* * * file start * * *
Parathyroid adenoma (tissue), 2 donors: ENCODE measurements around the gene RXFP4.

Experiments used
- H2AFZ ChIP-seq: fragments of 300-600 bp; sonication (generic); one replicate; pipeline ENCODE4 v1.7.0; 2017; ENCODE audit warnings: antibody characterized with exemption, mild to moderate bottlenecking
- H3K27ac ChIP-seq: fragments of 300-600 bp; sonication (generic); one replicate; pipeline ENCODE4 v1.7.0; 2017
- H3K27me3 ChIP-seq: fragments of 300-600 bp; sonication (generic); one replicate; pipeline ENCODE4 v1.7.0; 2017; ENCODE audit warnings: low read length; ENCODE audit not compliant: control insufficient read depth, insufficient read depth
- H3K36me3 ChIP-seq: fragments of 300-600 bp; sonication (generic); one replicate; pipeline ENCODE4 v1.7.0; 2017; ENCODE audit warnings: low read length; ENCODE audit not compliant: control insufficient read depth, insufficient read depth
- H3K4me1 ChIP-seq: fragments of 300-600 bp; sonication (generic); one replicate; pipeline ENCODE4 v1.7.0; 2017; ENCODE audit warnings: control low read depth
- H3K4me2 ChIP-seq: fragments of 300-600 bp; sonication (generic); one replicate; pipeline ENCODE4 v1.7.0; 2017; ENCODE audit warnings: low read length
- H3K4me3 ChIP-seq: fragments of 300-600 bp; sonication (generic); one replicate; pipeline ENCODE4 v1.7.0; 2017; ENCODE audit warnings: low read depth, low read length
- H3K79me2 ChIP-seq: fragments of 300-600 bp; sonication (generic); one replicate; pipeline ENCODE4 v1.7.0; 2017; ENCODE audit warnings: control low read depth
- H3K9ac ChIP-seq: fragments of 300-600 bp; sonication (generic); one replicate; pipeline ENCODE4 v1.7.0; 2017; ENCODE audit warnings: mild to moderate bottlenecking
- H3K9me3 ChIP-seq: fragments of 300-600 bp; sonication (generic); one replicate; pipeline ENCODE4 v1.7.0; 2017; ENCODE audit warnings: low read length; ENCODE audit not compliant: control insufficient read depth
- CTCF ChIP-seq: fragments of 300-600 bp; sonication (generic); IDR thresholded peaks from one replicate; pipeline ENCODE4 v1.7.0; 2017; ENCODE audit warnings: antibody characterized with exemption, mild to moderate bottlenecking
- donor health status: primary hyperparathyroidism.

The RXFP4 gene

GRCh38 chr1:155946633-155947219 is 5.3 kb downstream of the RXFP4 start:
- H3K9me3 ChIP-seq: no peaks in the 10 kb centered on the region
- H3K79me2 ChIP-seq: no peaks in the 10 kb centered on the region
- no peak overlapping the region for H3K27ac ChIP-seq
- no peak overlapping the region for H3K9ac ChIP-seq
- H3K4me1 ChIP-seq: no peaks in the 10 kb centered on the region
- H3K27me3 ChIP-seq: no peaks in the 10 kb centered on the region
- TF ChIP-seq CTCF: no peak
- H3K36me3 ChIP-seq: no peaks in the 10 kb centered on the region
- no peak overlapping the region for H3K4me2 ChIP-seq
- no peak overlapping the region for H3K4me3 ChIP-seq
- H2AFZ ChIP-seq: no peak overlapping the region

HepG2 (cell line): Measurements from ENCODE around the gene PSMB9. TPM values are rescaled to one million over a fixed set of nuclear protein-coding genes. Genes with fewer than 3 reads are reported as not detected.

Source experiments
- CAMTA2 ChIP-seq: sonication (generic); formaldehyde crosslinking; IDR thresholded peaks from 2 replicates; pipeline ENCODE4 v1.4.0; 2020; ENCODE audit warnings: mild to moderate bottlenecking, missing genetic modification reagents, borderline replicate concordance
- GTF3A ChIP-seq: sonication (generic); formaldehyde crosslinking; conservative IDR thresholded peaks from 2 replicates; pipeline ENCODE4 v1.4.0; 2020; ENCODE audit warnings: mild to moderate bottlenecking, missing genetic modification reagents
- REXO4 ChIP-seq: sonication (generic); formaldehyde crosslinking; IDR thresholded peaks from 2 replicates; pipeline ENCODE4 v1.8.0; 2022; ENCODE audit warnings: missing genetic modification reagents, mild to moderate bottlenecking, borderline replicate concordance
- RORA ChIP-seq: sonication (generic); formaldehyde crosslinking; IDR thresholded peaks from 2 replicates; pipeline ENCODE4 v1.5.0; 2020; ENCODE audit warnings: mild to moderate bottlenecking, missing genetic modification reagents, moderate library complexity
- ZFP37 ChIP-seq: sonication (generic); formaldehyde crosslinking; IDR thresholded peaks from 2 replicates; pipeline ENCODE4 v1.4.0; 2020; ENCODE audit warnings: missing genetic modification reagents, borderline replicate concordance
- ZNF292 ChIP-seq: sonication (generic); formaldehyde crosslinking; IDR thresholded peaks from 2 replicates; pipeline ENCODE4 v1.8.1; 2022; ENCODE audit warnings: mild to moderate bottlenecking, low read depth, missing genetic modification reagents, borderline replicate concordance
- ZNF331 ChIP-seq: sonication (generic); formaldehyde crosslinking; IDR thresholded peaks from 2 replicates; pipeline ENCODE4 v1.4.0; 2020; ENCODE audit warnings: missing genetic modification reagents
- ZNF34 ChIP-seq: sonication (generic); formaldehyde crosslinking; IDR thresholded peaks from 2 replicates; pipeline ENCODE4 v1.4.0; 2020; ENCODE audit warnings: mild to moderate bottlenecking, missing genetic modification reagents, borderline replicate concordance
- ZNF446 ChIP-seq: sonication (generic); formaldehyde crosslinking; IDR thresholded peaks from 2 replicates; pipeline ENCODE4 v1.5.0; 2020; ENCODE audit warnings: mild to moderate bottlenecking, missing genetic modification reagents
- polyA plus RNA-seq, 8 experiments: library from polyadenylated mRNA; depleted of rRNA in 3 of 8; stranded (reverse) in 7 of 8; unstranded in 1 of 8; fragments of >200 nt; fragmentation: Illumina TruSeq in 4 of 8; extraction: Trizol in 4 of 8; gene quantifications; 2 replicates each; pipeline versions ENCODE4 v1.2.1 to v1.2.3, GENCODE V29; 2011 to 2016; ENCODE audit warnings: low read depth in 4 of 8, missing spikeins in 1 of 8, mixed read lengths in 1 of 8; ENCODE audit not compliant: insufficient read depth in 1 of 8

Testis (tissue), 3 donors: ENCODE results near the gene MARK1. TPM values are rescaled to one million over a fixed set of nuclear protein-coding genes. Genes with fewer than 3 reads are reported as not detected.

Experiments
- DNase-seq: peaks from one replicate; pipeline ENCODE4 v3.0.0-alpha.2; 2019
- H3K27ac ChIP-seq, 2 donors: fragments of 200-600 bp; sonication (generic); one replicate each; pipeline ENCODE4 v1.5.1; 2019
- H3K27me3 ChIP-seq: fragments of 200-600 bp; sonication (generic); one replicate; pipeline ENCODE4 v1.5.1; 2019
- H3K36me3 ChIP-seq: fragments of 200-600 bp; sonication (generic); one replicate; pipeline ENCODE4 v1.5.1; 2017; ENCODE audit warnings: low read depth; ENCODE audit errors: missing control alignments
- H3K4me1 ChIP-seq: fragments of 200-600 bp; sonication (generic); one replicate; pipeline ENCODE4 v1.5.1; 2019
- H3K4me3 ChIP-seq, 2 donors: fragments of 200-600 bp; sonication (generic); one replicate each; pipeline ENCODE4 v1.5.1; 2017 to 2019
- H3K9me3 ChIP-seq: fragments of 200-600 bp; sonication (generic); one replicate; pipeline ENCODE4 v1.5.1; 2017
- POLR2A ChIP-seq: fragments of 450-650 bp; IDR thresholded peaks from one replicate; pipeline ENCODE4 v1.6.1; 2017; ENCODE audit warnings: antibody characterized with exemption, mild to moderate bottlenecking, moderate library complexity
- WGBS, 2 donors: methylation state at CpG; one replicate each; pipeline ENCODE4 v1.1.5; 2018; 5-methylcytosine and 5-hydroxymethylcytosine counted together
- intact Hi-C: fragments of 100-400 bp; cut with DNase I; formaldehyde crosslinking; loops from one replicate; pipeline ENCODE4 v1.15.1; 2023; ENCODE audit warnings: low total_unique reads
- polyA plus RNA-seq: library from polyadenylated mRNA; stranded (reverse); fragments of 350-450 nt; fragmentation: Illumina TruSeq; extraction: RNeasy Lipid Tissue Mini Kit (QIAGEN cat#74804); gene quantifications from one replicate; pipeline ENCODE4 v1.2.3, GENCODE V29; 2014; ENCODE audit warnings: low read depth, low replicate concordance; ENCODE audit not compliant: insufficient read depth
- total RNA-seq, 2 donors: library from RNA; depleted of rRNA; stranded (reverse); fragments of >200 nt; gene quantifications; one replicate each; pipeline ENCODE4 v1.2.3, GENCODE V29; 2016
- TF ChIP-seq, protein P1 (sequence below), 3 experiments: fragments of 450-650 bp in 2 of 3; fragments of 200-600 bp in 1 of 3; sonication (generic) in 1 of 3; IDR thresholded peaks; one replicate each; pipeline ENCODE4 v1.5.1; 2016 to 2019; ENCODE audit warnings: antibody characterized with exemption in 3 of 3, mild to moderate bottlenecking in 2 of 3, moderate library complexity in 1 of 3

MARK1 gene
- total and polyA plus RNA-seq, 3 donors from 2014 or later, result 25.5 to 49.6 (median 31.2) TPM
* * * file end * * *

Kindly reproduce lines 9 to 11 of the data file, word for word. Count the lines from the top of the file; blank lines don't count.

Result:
- H3K4me3 ChIP-seq: fragments of 300-600 bp; sonication (generic); one replicate; pipeline ENCODE4 v1.7.0; 2017; ENCODE audit warnings: low read depth, low read length
- H3K79me2 ChIP-seq: fragments of 300-600 bp; sonication (generic); one replicate; pipeline ENCODE4 v1.7.0; 2017; ENCODE audit warnings: control low read depth
- H3K9ac ChIP-seq: fragments of 300-600 bp; sonication (generic); one replicate; pipeline ENCODE4 v1.7.0; 2017; ENCODE audit warnings: mild to moderate bottlenecking